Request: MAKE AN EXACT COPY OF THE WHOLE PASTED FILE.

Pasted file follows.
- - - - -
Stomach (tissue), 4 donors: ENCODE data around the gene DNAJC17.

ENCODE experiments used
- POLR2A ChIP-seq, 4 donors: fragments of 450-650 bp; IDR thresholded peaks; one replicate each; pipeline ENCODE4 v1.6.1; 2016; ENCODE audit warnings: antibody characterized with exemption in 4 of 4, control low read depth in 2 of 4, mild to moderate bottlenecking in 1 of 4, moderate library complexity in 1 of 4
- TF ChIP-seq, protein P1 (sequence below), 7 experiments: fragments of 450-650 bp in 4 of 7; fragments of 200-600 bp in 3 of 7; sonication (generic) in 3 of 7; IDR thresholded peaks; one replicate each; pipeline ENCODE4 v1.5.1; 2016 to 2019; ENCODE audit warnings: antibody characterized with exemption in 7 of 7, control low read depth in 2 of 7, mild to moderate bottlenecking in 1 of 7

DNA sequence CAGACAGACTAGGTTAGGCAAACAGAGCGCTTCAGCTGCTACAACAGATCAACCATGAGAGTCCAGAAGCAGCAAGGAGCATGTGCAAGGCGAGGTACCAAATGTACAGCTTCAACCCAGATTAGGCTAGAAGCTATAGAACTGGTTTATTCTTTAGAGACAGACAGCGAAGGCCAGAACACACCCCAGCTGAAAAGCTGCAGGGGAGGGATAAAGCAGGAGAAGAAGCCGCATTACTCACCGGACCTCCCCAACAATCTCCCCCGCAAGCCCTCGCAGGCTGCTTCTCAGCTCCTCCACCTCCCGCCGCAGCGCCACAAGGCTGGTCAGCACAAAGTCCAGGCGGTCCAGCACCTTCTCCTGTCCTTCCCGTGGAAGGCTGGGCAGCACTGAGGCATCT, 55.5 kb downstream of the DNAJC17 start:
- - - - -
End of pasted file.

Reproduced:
Stomach (tissue), 4 donors: ENCODE data around the gene DNAJC17.

ENCODE experiments used
- POLR2A ChIP-seq, 4 donors: fragments of 450-650 bp; IDR thresholded peaks; one replicate each; pipeline ENCODE4 v1.6.1; 2016; ENCODE audit warnings: antibody characterized with exemption in 4 of 4, control low read depth in 2 of 4, mild to moderate bottlenecking in 1 of 4, moderate library complexity in 1 of 4
- TF ChIP-seq, protein P1 (sequence below), 7 experiments: fragments of 450-650 bp in 4 of 7; fragments of 200-600 bp in 3 of 7; sonication (generic) in 3 of 7; IDR thresholded peaks; one replicate each; pipeline ENCODE4 v1.5.1; 2016 to 2019; ENCODE audit warnings: antibody characterized with exemption in 7 of 7, control low read depth in 2 of 7, mild to moderate bottlenecking in 1 of 7

DNA sequence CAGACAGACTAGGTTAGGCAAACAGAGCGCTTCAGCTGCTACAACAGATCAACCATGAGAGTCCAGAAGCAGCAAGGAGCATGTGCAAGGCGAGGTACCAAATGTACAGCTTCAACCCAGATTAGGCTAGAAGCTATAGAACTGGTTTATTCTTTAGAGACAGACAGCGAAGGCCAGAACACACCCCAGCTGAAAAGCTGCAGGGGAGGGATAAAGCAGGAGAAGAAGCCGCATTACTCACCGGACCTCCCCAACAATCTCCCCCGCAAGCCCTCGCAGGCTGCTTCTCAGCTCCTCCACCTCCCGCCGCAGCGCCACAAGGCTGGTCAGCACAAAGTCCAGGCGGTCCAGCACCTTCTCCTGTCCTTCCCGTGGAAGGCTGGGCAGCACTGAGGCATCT, 55.5 kb downstream of the DNAJC17 start: